The words “retard” and “crazy” seem innocent enough when shouted at friends but they are filled with a dangerous power. They’ve been used to lower self-esteem as well as to negatively define the mentally ill. In a time when the mentally ill were shipped to asylums, these harsh words created images of doom. While mental health issues are finally being addressed, there are some disorders that many cannot adjust to. Mental illness sufferers learn very quickly that opening up about less known disorders can make people uncomfortable. Fortunately, times are changing and as society gingerly confronts mental illness, video gaming appears to be tackling the subject as well.
Indie games such as Depression Quest, Actual Sunlight, The Cat Lady, and Darkest Dungeon have bravely touched upon mental health topics. I applaud the indie gaming industry for discussing mental illness, but it’s a subject the AAA industry is avoiding altogether.
Does the AAA industry still view mental illness as a stigma? If so, why?
While we don’t have definite answers, I’ve compiled some possible reasons as to why the stigma may still be very strong.
Games Featuring Mental Illness Are Risky
Hellblade developer Ninja Theory revealed last year that they were risking millions when they decided to feature a heroine suffering from schizoaffective disorder. After releasing DmC: Devil May Cry, the company decided to fund and create their own game. Ninja Theory’s fears may be well founded. With an industry dominated by action games and a new generation with low attention spans, most gamers won’t be drawn to games like Depression Quest. For those who long to escape, the reality of mental illness is too disconcerting. Public discomfort with mental illness is exacerbated by the media’s insistence that gaming causes violent behavior.
The Mentally Ill Are Our Enemies
How can the AAA industry begin to speak about mental illness issues when they villainize sufferers? Final Fantasy VI’s main villain Kefka was described as “having a screw or two missing” by writer Yoshinori Kitase. The psychotic antagonist burned down a castle, poisoned a river, and had soldiers murdered at the hands of his slave. Is there a specific reason why Kefka did any of the above? No. He only seems to get a thrill out of it and he’s just missing some screws. This sort of explanation makes the player believe that people in real life who display these symptoms are to be avoided. If Kefka hadn’t been insane, would he still be one of gaming’s greatest villains?
Kitase can’t be completely blamed. Final Fantasy VI was released in 1994, a time when the Americans with Disabilities Act and the National Public Education Campaign on Depression were just catching everyone’s attention.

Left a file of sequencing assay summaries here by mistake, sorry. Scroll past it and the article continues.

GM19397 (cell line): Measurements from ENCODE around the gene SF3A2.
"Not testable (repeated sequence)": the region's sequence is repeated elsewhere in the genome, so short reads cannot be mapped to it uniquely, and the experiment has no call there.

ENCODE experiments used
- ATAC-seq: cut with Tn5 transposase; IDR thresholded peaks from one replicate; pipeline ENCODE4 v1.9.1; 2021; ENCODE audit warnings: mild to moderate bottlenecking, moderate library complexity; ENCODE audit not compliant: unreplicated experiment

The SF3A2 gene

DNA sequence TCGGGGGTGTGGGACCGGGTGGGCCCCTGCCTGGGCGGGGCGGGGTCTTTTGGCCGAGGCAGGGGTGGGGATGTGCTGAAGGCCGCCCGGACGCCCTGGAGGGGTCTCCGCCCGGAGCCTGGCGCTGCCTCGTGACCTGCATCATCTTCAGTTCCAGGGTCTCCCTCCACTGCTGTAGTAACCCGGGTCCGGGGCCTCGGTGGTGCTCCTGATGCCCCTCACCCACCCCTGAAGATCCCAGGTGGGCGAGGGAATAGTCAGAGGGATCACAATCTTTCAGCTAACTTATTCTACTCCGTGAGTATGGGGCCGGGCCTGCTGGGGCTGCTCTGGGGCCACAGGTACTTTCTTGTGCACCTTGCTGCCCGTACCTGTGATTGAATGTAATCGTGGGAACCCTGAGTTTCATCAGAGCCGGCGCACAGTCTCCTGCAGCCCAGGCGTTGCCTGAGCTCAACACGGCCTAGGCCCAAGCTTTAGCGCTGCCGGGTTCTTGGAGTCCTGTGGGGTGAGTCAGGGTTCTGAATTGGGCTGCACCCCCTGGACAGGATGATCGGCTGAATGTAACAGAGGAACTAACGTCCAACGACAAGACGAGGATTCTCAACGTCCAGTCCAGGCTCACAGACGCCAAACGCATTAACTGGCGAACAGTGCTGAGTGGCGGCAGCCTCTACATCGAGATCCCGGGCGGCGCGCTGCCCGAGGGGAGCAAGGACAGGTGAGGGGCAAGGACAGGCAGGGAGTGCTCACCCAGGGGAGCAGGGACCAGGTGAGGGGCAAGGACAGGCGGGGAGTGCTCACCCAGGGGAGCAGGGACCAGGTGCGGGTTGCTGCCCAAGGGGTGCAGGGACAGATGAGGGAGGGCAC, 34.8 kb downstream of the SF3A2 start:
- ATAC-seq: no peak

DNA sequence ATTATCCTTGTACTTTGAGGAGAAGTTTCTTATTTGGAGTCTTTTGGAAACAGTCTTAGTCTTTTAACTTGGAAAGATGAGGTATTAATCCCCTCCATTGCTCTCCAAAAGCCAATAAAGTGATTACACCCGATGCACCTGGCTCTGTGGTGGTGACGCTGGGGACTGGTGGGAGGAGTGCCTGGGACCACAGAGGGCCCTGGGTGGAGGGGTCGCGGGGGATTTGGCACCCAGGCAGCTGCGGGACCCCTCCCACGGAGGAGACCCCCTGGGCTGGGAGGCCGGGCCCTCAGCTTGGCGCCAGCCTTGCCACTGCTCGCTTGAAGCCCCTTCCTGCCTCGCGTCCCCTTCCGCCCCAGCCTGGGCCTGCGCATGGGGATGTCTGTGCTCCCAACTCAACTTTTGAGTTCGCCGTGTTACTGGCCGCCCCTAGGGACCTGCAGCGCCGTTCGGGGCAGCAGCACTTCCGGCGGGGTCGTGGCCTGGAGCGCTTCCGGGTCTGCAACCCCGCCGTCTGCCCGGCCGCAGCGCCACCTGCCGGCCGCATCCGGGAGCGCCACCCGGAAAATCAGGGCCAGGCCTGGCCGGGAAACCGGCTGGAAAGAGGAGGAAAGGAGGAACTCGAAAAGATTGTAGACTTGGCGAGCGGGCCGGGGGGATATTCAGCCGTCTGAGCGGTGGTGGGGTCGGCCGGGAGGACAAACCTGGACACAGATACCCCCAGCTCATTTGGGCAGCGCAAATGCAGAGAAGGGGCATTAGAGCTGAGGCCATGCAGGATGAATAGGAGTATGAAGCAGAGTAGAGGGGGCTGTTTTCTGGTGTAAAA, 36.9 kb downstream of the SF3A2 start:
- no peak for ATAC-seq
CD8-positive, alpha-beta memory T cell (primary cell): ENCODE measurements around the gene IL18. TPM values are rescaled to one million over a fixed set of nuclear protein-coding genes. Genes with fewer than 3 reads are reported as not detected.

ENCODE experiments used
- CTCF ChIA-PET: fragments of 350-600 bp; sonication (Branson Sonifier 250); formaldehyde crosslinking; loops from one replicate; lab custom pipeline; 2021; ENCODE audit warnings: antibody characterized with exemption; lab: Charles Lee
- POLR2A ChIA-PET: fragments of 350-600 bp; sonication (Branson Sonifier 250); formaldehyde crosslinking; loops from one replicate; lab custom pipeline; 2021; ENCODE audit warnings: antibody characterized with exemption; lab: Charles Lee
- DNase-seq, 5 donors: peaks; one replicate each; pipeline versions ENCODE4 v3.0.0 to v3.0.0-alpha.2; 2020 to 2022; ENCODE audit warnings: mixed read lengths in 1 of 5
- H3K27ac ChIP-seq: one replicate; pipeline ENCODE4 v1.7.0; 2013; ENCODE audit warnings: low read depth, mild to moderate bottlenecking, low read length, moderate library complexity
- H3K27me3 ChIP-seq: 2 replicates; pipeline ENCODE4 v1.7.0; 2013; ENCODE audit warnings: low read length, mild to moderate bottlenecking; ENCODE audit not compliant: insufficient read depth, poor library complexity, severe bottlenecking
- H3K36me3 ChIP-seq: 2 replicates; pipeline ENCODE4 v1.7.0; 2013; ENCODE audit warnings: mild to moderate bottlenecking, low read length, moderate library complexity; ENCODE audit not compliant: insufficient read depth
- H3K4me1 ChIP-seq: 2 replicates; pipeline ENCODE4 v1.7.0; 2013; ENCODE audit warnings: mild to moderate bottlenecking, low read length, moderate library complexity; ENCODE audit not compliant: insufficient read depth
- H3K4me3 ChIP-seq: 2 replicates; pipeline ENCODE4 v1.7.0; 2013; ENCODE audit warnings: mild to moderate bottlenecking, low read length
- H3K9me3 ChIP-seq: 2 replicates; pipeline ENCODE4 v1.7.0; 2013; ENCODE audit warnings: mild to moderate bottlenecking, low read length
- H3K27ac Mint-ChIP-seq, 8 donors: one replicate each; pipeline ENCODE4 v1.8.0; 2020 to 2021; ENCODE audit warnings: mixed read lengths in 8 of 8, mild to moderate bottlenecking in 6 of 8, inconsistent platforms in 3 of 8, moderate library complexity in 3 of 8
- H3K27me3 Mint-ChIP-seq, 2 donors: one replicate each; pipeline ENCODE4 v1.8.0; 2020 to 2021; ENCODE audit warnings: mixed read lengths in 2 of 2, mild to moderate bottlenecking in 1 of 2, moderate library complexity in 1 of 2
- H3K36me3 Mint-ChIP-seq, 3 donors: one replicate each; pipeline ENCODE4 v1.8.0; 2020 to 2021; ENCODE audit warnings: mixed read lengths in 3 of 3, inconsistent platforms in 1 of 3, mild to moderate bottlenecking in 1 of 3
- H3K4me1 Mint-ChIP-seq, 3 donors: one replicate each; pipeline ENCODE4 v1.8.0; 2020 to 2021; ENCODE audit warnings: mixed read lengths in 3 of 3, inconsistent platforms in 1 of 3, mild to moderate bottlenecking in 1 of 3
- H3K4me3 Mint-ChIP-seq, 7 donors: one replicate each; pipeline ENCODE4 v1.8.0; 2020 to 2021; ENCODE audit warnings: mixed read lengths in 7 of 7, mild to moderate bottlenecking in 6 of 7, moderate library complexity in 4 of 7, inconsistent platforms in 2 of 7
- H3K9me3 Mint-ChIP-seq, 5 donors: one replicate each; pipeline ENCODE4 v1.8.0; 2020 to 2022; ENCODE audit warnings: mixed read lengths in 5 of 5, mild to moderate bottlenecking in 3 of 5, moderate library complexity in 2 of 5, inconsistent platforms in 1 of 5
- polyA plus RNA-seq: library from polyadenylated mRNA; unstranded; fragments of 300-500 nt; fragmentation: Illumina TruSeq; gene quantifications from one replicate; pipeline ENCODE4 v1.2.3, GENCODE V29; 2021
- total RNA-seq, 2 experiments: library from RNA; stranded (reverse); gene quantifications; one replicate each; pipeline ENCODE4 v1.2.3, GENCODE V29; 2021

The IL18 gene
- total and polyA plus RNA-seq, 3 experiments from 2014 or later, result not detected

Though Kefka’s characterization can be attributed to the times, the mentally insane person as the villain trope still exists in gaming today.
In the Arkham series of Batman games, Joker has become unhinged. The Arkham Joker tortured and murdered Batman’s cohorts (including Robin) and slaughtered a multitude of Gotham City residents. He even commanded an army of asylum patients to attack Batman as he traversed Arkham Asylum. Why? He found glee in causing chaos, particularly if it involved harming Batman and his associates. Joker even admits his encounter with Batman psychologically damaged him. Gotham authorities ultimately deemed him as a psychopath lacking empathy.
Unfortunately, Hellblade’s “AAA indie” heroine Senua is heading toward this same troubled territory. Psychologist Tracii Kunkel warns that Senua defeating “demonic” individuals with a sword perpetuates the stereotype that individuals suffering from schizoaffective disorder are violent.
In the AAA gaming industry, insanity trumps unique motives in order to create less boring adversaries. To use insanity as a motive is akin to saying that all mentally ill people are inherently violent, even if some are oblivious to their actions.
Death and Video Games
Every action taken requires a reason for its occurrence. With that said, do video games lead to tragic events? The media and some professionals would have us believe that this is the case.
Since the Columbine school shootings devastated America in 1999, the event has been attributed to violent video games. In the New York Times blog The Lede, psychiatrist Jerald Block asserts that once their parents cut their gaming privileges, killers Eric Harris and Dylan Klebold went into a “crisis.”
The shooting has also been linked to video game addiction.
In an interview with the New York Daily News, psychologist Dr. David Moore explains that as gamers become more engrossed in their sessions, love for their family can “fade and grow weak.” While video game addiction has been known to reduce empathy, the killers motives arise from several factors.
Psychologist Peter Langman, author of the book Why Kids Kill: Inside the Minds of School Shooters, states the killers were motivated by “complex combinations of environmental, family, and individual factors.”
With the statistics at hand, it’s not hard to see why the industry avoids mental illness. Yet none of the aforementioned points should excuse the industry from demonizing or making a mockery of these issues.
Will Games Featuring Mental Illness Become Blockbuster Behemoths?
We can’t deny that the goal of the AAA industry is to produce high-quality blockbuster games. As of today, games on mental illness are not blockbuster material, yet. The good news is that if they’re being noticed by the indie industry, the AAA industry will be sure to follow. As mental illness becomes less unsettling, games covering these issues may be in demand as more gamers crave to understand disorders. In order for this to happen, disorders must be portrayed respectfully. Until then, the mentally ill shall be relegated to portrayals as horror monstrosities and clown prince villains.